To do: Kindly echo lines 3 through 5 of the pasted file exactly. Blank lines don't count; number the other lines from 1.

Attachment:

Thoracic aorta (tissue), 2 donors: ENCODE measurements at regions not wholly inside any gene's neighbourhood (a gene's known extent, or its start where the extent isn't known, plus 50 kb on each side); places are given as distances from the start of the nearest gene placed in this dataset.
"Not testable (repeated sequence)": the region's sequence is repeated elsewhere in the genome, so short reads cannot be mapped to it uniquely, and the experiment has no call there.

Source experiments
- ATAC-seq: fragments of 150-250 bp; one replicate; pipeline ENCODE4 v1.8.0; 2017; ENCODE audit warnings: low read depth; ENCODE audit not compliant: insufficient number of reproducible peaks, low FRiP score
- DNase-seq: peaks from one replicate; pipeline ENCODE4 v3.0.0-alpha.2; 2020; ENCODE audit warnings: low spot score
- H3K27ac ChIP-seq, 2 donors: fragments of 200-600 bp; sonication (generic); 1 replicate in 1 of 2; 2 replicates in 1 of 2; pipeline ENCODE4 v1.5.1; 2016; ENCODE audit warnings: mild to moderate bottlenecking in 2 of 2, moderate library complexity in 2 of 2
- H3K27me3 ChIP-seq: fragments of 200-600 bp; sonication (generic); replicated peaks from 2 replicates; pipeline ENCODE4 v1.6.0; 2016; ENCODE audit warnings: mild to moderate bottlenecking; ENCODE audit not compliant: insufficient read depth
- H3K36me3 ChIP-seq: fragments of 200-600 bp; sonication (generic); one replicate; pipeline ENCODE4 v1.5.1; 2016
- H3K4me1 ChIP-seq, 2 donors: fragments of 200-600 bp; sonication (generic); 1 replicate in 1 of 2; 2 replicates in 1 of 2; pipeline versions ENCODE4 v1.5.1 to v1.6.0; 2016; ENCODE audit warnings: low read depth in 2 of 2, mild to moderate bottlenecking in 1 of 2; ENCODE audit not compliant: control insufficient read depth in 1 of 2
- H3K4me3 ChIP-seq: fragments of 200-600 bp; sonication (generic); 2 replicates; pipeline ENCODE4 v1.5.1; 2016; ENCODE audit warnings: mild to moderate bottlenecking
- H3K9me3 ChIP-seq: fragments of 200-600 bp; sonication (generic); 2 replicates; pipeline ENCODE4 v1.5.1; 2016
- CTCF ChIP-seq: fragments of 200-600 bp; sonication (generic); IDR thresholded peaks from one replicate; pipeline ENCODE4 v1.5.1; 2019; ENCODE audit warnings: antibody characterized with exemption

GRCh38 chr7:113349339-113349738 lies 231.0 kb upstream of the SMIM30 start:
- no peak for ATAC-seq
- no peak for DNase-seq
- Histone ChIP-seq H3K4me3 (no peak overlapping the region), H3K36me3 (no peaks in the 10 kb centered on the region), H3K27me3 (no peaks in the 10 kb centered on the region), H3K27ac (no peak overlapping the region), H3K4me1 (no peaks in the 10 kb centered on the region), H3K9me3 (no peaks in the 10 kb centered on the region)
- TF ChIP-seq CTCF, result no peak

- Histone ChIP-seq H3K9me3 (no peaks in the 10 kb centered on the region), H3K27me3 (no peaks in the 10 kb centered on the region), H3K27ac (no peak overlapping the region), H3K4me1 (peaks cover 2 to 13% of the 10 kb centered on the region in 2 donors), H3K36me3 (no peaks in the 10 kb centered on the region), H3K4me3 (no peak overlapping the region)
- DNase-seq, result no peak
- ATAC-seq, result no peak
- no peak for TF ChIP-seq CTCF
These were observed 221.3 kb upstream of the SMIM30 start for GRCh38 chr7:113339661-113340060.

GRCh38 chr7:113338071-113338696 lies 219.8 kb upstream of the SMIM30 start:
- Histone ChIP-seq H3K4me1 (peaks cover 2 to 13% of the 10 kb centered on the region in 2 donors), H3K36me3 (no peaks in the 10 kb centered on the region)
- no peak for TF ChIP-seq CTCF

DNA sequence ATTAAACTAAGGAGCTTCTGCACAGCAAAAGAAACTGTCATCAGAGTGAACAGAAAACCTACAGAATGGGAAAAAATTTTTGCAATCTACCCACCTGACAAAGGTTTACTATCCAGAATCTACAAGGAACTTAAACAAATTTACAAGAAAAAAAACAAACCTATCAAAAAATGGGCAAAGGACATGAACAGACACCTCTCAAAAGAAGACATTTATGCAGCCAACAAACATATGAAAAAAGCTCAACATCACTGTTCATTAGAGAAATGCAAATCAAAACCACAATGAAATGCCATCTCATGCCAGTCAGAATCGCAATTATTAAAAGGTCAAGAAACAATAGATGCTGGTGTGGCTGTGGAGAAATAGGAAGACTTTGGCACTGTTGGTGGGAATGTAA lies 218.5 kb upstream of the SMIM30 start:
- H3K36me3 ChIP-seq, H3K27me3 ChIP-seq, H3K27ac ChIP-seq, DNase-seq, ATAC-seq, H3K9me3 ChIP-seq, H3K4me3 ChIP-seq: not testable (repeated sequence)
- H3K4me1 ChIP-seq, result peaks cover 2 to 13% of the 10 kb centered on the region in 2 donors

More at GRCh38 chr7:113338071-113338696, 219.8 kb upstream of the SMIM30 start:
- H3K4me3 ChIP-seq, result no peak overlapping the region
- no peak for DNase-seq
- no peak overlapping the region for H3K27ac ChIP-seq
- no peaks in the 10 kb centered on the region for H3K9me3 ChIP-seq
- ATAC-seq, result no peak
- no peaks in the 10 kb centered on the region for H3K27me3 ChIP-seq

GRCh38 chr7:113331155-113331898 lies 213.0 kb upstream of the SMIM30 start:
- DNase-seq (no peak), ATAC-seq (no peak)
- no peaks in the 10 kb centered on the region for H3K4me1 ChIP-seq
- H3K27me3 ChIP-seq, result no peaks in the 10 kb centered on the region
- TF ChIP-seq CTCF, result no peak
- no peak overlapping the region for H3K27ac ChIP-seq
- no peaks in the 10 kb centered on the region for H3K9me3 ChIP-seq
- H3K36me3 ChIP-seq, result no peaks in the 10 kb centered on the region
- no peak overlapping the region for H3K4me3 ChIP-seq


Source experiments
- ATAC-seq: fragments of 150-250 bp; one replicate; pipeline ENCODE4 v1.8.0; 2017; ENCODE audit warnings: low read depth; ENCODE audit not compliant: insufficient number of reproducible peaks, low FRiP score
- DNase-seq: peaks from one replicate; pipeline ENCODE4 v3.0.0-alpha.2; 2020; ENCODE audit warnings: low spot score